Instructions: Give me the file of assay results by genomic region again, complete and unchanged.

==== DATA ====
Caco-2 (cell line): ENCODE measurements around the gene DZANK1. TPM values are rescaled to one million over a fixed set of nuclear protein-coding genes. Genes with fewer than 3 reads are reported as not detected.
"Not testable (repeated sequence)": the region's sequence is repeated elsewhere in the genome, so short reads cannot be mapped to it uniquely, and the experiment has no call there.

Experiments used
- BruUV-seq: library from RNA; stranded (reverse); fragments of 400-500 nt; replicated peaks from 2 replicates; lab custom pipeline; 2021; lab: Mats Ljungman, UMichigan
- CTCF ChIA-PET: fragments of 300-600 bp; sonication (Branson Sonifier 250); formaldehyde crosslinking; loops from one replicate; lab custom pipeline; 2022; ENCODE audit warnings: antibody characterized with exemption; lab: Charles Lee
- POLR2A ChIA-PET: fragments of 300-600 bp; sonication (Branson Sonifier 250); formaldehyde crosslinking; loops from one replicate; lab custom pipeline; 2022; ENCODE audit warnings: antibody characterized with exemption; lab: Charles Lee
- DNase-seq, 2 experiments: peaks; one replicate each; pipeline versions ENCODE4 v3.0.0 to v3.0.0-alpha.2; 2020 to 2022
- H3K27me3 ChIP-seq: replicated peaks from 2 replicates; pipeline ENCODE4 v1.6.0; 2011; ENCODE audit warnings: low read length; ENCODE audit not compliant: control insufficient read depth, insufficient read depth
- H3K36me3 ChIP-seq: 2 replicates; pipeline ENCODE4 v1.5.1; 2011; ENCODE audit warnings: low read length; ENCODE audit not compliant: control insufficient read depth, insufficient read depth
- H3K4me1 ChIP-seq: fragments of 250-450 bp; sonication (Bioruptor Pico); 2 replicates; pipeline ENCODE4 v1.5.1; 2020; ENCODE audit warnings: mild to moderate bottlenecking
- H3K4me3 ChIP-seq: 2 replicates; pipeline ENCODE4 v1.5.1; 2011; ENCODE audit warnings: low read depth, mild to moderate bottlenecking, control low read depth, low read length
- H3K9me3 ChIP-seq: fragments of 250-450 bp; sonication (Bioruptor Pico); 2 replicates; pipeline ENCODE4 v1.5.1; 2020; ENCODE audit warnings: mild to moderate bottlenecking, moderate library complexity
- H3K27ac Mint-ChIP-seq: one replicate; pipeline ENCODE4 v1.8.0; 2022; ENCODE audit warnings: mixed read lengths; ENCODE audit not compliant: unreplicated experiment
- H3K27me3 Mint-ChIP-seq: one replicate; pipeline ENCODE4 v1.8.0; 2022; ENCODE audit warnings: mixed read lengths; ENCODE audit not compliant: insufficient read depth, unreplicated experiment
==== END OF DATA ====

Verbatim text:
Caco-2 (cell line): ENCODE measurements around the gene DZANK1. TPM values are rescaled to one million over a fixed set of nuclear protein-coding genes. Genes with fewer than 3 reads are reported as not detected.
"Not testable (repeated sequence)": the region's sequence is repeated elsewhere in the genome, so short reads cannot be mapped to it uniquely, and the experiment has no call there.

Experiments used
- BruUV-seq: library from RNA; stranded (reverse); fragments of 400-500 nt; replicated peaks from 2 replicates; lab custom pipeline; 2021; lab: Mats Ljungman, UMichigan
- CTCF ChIA-PET: fragments of 300-600 bp; sonication (Branson Sonifier 250); formaldehyde crosslinking; loops from one replicate; lab custom pipeline; 2022; ENCODE audit warnings: antibody characterized with exemption; lab: Charles Lee
- POLR2A ChIA-PET: fragments of 300-600 bp; sonication (Branson Sonifier 250); formaldehyde crosslinking; loops from one replicate; lab custom pipeline; 2022; ENCODE audit warnings: antibody characterized with exemption; lab: Charles Lee
- DNase-seq, 2 experiments: peaks; one replicate each; pipeline versions ENCODE4 v3.0.0 to v3.0.0-alpha.2; 2020 to 2022
- H3K27me3 ChIP-seq: replicated peaks from 2 replicates; pipeline ENCODE4 v1.6.0; 2011; ENCODE audit warnings: low read length; ENCODE audit not compliant: control insufficient read depth, insufficient read depth
- H3K36me3 ChIP-seq: 2 replicates; pipeline ENCODE4 v1.5.1; 2011; ENCODE audit warnings: low read length; ENCODE audit not compliant: control insufficient read depth, insufficient read depth
- H3K4me1 ChIP-seq: fragments of 250-450 bp; sonication (Bioruptor Pico); 2 replicates; pipeline ENCODE4 v1.5.1; 2020; ENCODE audit warnings: mild to moderate bottlenecking
- H3K4me3 ChIP-seq: 2 replicates; pipeline ENCODE4 v1.5.1; 2011; ENCODE audit warnings: low read depth, mild to moderate bottlenecking, control low read depth, low read length
- H3K9me3 ChIP-seq: fragments of 250-450 bp; sonication (Bioruptor Pico); 2 replicates; pipeline ENCODE4 v1.5.1; 2020; ENCODE audit warnings: mild to moderate bottlenecking, moderate library complexity
- H3K27ac Mint-ChIP-seq: one replicate; pipeline ENCODE4 v1.8.0; 2022; ENCODE audit warnings: mixed read lengths; ENCODE audit not compliant: unreplicated experiment
- H3K27me3 Mint-ChIP-seq: one replicate; pipeline ENCODE4 v1.8.0; 2022; ENCODE audit warnings: mixed read lengths; ENCODE audit not compliant: insufficient read depth, unreplicated experiment